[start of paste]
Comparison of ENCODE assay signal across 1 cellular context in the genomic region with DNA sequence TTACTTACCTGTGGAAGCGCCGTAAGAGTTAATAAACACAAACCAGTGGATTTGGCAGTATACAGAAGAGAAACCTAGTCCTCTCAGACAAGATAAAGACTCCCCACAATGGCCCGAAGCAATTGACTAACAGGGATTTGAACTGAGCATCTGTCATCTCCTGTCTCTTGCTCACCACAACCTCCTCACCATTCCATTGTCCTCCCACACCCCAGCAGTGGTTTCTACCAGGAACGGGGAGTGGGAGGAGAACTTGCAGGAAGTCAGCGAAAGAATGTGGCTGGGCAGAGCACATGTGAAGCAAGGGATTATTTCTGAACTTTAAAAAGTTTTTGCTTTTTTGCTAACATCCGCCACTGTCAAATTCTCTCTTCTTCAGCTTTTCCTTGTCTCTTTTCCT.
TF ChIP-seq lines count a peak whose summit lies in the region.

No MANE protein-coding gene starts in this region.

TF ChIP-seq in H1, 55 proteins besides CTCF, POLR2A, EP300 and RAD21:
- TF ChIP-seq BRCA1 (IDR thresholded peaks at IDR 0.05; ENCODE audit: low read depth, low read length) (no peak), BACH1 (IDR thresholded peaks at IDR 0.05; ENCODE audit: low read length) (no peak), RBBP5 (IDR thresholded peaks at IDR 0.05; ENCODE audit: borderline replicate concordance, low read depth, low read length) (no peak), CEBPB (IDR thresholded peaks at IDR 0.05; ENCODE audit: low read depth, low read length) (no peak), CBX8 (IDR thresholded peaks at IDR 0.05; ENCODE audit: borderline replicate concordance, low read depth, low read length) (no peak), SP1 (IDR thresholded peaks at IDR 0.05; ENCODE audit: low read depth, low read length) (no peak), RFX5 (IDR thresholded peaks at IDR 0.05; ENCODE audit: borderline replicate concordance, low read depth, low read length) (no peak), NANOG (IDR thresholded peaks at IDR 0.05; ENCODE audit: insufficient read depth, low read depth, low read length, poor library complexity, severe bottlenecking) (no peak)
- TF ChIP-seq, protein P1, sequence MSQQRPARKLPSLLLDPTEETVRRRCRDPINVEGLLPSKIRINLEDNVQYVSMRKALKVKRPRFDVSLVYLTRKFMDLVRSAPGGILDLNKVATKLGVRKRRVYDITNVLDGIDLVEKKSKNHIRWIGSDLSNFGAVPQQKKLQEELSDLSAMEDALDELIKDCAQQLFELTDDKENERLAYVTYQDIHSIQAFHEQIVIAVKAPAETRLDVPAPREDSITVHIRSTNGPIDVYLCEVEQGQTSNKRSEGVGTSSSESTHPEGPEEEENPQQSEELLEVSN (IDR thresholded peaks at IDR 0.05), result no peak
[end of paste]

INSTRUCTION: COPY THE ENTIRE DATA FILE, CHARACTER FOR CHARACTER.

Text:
Comparison of ENCODE assay signal across 1 cellular context in the genomic region with DNA sequence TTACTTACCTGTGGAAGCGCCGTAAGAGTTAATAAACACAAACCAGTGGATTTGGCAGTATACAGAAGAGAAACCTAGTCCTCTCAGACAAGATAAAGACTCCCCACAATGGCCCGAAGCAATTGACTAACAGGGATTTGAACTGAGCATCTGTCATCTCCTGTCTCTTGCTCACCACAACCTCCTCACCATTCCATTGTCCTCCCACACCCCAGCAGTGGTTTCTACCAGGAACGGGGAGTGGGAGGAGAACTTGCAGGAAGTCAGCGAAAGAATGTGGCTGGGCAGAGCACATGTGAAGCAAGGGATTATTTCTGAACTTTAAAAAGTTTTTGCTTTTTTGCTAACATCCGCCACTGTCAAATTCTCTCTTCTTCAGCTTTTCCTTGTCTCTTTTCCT.
TF ChIP-seq lines count a peak whose summit lies in the region.

No MANE protein-coding gene starts in this region.

TF ChIP-seq in H1, 55 proteins besides CTCF, POLR2A, EP300 and RAD21:
- TF ChIP-seq BRCA1 (IDR thresholded peaks at IDR 0.05; ENCODE audit: low read depth, low read length) (no peak), BACH1 (IDR thresholded peaks at IDR 0.05; ENCODE audit: low read length) (no peak), RBBP5 (IDR thresholded peaks at IDR 0.05; ENCODE audit: borderline replicate concordance, low read depth, low read length) (no peak), CEBPB (IDR thresholded peaks at IDR 0.05; ENCODE audit: low read depth, low read length) (no peak), CBX8 (IDR thresholded peaks at IDR 0.05; ENCODE audit: borderline replicate concordance, low read depth, low read length) (no peak), SP1 (IDR thresholded peaks at IDR 0.05; ENCODE audit: low read depth, low read length) (no peak), RFX5 (IDR thresholded peaks at IDR 0.05; ENCODE audit: borderline replicate concordance, low read depth, low read length) (no peak), NANOG (IDR thresholded peaks at IDR 0.05; ENCODE audit: insufficient read depth, low read depth, low read length, poor library complexity, severe bottlenecking) (no peak)
- TF ChIP-seq, protein P1, sequence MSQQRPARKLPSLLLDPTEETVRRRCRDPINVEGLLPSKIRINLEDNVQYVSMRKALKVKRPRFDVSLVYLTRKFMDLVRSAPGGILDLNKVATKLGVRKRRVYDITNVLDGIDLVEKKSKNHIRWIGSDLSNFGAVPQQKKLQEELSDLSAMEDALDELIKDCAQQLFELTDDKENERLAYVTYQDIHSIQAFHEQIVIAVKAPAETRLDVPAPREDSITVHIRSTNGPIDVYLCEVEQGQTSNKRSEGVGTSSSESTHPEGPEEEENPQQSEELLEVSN (IDR thresholded peaks at IDR 0.05), result no peak